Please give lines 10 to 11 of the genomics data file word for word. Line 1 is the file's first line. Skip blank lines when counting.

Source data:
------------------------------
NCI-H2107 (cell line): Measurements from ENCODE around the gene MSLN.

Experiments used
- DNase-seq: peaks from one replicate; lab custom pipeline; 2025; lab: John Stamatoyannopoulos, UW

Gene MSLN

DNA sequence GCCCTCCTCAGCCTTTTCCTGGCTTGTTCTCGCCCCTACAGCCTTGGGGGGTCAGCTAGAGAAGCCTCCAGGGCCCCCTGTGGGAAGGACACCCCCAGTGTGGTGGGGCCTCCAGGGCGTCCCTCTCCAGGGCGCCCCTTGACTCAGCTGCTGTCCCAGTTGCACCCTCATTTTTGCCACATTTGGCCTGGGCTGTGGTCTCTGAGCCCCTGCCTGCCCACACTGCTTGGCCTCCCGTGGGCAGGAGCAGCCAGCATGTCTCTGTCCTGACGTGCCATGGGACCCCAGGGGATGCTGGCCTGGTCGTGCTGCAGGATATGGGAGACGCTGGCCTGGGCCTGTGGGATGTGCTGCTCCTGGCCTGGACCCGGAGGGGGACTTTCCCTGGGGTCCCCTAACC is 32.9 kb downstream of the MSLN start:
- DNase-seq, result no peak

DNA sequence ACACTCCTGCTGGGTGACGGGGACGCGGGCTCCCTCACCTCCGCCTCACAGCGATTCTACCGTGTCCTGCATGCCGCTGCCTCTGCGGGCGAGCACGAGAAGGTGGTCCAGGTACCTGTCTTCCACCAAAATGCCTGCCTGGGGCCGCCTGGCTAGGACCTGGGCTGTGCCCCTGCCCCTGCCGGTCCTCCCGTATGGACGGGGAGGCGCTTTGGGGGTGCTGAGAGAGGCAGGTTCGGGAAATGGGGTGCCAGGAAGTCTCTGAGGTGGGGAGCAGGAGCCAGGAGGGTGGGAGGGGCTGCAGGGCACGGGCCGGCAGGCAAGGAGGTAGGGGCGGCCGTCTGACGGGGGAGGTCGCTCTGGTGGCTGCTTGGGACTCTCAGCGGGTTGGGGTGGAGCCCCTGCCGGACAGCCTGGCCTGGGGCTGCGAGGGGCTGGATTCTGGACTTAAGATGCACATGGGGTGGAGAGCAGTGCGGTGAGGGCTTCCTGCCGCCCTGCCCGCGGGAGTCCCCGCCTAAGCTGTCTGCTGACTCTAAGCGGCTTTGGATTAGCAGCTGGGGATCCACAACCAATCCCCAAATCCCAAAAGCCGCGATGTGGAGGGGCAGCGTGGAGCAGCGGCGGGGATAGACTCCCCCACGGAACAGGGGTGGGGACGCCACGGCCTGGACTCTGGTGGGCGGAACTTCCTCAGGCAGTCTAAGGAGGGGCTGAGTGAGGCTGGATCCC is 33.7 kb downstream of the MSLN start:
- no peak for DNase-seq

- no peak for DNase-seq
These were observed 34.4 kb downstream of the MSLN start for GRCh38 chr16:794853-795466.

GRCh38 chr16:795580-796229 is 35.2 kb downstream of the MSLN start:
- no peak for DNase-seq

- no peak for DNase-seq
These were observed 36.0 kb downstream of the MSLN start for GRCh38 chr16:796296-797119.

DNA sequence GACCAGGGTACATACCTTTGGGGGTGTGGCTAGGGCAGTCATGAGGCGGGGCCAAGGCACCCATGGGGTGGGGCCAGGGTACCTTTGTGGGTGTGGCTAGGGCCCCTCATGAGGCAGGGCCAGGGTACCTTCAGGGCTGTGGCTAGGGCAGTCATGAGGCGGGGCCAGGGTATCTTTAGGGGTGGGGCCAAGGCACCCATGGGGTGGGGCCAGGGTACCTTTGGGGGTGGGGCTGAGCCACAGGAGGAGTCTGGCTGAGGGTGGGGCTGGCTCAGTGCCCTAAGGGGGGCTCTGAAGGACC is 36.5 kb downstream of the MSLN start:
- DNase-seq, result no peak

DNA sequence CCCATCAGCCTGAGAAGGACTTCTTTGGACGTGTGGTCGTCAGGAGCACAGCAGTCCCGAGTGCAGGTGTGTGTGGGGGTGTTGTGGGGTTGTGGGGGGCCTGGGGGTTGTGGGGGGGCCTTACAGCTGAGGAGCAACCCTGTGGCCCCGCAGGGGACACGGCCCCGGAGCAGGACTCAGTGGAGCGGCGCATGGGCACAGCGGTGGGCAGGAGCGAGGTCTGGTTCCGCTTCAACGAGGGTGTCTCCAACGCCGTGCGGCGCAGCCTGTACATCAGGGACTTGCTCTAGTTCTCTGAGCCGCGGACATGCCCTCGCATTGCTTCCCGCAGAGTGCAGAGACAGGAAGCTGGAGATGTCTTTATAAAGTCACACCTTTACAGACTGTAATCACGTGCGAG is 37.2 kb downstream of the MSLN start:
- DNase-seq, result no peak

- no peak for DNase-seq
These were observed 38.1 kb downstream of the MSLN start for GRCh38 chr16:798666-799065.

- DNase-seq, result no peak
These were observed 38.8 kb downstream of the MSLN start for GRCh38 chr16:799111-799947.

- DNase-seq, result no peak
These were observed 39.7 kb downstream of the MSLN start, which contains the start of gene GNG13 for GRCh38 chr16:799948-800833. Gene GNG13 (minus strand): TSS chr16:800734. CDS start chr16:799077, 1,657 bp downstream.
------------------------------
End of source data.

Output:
These were observed 34.4 kb downstream of the MSLN start for GRCh38 chr16:794853-795466.

GRCh38 chr16:795580-796229 is 35.2 kb downstream of the MSLN start: